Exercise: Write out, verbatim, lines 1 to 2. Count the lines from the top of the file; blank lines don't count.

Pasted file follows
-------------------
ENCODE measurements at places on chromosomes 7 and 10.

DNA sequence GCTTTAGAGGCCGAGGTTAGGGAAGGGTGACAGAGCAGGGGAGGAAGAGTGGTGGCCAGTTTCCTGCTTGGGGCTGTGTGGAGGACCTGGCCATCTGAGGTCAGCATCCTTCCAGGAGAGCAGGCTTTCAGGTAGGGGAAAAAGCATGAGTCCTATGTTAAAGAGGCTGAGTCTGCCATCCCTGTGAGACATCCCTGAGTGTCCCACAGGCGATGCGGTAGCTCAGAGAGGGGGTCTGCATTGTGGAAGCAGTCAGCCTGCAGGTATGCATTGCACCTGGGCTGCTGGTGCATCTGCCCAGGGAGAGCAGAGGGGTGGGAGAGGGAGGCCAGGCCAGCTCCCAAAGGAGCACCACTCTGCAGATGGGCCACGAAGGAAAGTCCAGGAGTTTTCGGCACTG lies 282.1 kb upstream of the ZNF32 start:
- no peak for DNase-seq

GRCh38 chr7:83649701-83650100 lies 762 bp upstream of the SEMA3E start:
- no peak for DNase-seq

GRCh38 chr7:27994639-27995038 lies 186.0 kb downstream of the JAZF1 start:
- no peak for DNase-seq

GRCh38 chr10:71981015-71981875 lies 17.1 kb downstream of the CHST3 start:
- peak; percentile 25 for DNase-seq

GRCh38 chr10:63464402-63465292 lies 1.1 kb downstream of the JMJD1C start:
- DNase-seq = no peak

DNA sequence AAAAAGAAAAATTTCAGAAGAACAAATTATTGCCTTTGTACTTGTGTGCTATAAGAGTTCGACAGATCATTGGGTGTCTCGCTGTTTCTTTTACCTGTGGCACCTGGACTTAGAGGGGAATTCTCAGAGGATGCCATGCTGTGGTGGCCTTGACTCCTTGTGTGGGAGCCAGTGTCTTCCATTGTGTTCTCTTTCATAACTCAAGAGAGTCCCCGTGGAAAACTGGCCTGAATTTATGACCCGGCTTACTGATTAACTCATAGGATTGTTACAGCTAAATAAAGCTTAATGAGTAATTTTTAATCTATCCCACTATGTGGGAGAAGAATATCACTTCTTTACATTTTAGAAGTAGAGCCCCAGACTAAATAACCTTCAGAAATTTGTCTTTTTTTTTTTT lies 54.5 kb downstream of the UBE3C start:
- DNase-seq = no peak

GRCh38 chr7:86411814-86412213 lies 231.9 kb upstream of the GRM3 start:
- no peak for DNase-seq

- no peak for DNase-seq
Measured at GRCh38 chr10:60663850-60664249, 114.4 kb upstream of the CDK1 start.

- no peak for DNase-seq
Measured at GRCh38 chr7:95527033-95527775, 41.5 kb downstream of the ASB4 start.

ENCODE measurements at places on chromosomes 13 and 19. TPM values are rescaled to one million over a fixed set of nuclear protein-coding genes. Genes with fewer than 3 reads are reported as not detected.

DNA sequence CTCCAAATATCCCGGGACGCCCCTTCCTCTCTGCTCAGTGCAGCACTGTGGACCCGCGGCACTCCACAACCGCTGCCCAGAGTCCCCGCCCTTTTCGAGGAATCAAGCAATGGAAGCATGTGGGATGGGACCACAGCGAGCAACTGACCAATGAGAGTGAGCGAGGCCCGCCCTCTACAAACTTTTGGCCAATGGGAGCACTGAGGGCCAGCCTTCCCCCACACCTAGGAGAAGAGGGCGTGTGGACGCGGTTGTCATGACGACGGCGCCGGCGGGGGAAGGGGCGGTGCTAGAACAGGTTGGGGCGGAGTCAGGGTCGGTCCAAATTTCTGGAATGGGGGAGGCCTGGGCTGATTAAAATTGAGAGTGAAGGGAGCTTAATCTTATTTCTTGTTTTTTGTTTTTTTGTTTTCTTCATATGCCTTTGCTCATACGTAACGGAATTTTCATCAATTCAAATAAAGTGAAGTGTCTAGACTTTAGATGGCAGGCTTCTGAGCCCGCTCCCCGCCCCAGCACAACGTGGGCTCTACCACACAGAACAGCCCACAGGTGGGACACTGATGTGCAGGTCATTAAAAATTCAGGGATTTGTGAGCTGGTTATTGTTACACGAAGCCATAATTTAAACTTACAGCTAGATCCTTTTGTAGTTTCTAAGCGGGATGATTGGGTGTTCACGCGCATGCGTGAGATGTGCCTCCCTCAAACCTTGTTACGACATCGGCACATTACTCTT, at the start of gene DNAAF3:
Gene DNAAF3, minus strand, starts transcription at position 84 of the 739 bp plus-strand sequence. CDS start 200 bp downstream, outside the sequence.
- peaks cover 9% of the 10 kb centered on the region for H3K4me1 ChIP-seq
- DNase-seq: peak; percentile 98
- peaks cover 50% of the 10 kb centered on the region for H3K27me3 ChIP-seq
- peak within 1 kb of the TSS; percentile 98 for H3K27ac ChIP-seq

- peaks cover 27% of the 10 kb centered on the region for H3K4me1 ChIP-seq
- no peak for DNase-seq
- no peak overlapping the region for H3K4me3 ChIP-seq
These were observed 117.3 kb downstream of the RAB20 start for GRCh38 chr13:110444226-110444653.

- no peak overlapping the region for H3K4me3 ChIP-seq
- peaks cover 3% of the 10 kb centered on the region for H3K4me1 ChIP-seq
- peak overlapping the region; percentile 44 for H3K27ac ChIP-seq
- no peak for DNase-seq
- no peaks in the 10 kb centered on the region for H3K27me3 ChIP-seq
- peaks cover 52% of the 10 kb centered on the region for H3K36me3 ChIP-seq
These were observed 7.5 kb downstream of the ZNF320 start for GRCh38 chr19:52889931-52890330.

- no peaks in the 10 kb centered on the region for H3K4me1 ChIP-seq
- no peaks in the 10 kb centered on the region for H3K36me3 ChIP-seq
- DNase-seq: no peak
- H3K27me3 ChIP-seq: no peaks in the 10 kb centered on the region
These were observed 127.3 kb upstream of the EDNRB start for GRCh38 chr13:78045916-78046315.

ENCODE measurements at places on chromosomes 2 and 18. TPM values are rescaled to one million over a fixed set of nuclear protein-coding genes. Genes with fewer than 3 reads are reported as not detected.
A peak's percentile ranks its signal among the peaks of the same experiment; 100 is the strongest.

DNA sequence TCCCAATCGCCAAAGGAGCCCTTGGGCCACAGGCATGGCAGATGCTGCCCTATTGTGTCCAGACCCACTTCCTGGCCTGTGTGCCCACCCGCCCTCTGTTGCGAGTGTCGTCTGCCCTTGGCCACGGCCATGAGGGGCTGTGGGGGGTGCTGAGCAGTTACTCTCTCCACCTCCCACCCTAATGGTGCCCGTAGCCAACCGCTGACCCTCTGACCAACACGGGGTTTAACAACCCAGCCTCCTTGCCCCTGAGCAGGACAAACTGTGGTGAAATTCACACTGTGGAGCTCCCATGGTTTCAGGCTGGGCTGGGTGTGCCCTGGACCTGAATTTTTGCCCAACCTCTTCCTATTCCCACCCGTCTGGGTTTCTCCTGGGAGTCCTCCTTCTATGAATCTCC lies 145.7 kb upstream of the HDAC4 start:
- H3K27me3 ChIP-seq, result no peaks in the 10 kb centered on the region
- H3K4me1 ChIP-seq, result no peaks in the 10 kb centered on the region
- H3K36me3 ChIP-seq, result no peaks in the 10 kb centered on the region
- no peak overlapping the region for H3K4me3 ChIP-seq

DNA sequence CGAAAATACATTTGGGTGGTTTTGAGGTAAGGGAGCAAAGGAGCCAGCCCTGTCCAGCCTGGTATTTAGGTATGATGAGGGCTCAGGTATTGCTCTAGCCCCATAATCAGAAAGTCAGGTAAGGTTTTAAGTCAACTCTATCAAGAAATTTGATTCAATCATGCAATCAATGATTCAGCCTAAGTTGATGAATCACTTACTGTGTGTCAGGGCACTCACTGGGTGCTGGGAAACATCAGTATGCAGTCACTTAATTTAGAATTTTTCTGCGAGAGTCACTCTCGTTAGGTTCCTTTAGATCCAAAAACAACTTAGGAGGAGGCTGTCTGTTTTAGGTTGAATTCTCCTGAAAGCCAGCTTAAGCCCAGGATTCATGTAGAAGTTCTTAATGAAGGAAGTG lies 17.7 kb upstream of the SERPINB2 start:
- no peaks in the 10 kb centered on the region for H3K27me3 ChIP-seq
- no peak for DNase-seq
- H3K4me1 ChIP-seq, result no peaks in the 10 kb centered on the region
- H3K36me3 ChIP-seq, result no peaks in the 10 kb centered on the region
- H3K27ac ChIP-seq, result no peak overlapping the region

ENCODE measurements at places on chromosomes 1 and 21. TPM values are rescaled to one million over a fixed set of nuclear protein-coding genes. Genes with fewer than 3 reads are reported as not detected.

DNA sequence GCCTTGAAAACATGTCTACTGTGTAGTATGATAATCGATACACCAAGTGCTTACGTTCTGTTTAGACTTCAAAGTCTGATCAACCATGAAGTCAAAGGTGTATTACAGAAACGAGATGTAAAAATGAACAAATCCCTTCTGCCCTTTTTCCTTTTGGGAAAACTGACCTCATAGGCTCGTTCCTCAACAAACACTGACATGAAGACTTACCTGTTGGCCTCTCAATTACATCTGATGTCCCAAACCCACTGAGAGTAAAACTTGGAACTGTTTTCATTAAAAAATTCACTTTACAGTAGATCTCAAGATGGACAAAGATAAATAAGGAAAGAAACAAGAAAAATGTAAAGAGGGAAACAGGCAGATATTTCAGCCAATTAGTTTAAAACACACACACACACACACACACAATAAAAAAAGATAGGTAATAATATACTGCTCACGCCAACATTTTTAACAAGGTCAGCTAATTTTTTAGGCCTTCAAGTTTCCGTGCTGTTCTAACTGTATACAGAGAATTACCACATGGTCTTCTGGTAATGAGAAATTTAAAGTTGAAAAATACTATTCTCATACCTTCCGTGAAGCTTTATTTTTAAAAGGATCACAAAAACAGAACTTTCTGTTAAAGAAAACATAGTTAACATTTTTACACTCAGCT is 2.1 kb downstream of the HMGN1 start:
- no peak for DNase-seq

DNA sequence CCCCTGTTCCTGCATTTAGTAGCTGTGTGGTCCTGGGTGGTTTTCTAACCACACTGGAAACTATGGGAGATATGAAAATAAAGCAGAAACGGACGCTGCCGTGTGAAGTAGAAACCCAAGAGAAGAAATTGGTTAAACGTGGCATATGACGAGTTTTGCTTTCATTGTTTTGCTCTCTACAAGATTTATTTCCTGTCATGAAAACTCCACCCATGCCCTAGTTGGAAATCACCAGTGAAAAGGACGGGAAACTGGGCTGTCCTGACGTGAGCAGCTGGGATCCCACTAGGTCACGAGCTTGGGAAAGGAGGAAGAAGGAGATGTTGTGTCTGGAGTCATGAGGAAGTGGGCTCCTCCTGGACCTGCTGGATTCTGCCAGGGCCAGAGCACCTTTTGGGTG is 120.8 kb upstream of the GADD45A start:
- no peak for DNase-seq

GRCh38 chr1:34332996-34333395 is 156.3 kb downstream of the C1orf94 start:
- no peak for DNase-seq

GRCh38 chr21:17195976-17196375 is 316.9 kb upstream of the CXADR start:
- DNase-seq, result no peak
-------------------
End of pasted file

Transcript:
ENCODE measurements at places on chromosomes 7 and 10.

DNA sequence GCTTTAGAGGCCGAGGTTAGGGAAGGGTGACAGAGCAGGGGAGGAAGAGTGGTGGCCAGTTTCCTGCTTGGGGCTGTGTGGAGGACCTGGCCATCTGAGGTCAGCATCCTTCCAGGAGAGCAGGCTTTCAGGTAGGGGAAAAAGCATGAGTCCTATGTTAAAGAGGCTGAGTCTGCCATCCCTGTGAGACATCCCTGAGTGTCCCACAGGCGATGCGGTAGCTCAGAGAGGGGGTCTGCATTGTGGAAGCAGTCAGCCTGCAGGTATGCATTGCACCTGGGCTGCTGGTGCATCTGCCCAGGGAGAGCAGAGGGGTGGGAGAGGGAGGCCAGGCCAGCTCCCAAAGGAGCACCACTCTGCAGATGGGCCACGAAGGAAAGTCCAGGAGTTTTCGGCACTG lies 282.1 kb upstream of the ZNF32 start: